Colorwheel Printing?Wheeling and Dealing in Indy
Strain, yes. Break, no. At least not at Colorwheel.
How does Colorwheel's second generation avoid sibling rivalry? By analyzing problems rationally instead of emotionally, Paul Jr. answers. Keep your perspective, he advises, and you'll never fail. Don't confuse regular business with family business.
The siblings' dedication and determination surpassed their father's convictions. Assured that they could work well together, Paul Sr. allowed his progeny into the shop. But the brothers and sister didn't get preferential treatment. They had to prove themselves just like other employees.
Paul Jr., Mike and Kelly remember the early days: working in the bindery, sweeping floors. They've moved up since then. Mike now earns his salary in the pressroom. Kelly balances the books in accounting. And Paul Jr. fills his father's shoes.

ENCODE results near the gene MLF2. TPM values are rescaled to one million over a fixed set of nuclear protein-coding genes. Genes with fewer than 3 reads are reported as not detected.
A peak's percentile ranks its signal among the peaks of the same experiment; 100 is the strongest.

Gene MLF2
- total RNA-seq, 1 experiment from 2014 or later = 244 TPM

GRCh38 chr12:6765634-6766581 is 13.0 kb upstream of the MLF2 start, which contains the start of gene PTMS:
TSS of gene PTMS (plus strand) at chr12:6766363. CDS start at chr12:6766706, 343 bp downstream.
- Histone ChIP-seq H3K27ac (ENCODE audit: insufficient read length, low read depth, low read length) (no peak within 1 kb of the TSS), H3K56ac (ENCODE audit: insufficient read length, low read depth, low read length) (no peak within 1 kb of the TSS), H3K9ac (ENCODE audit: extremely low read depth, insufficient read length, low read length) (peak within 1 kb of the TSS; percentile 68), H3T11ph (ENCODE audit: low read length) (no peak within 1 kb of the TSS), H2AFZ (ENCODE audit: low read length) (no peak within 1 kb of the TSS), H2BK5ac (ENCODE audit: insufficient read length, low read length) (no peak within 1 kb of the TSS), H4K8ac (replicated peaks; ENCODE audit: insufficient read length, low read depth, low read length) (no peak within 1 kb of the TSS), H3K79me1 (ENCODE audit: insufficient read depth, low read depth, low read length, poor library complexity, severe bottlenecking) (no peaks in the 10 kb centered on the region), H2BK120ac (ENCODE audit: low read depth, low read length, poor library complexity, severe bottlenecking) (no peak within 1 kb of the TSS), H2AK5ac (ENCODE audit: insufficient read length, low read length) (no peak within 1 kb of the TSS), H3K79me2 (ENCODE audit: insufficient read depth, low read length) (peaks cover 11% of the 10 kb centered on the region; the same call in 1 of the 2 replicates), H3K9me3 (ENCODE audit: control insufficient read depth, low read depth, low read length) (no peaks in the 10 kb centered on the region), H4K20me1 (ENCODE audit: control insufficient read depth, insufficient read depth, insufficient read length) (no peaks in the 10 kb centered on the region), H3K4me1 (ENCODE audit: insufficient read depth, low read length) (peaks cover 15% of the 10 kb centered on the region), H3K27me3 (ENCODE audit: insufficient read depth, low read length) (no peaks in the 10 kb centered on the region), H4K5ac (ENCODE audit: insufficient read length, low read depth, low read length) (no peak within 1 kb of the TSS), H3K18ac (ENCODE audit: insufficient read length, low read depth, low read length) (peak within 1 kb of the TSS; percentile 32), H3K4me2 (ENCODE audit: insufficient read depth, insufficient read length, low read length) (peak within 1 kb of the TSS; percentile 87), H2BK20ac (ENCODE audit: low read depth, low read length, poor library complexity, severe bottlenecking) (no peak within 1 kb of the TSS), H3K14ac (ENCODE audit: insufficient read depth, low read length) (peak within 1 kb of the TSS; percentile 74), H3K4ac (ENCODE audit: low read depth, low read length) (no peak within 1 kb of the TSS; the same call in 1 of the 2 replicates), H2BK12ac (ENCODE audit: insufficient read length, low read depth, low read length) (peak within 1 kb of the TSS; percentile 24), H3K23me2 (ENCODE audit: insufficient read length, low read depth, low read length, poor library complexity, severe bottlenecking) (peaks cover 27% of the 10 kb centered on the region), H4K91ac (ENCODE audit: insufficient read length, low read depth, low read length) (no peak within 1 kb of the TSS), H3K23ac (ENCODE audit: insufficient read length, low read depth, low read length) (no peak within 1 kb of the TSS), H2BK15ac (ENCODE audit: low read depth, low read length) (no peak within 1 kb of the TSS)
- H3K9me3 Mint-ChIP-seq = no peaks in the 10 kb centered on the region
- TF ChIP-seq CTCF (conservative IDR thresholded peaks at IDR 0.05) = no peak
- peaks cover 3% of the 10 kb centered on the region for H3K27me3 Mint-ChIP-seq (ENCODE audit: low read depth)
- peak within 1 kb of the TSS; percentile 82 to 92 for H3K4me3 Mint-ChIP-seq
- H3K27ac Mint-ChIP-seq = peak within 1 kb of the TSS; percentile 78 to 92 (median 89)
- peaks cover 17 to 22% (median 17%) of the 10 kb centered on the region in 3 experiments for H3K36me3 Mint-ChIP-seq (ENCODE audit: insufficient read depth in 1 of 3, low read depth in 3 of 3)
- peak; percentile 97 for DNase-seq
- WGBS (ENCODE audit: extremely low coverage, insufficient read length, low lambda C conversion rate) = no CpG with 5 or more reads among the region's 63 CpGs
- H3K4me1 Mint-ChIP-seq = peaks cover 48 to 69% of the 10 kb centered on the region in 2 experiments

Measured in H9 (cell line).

Paul Jr. began his illustrious career at the family business when he was in grade school. As a youngster, he collated NCR paper by hand. He did odd jobs around the shop during high school. While studying for his degree in industrial management, he spent his summers running letterpresses. After graduating, he worked his way up to sales and management.
In a sense, Paul Jr. and the shop grew up together. As he matured, so did the company. The staff got larger, the equipment got better, and the sales kept climbing. In fact, Colorwheel recently hit the $2 million mark for the first time ever.
Why the sudden growth spurt? Paul Jr. credits a newly installed six-color, 40˝ Akiyama 640 with aqueous coater. He says the press' versatility has drawn more business from the Indianapolis-area schools and businesses that Colorwheel serves. The company can now handle a variety of six-color runs with a 40˝ format.
"We basically received more work out of our customer base," Paul Jr. explains.
This is Colorwheel's second Akiyama installation. However, this one was planned well in advance. The first installation was a fluke.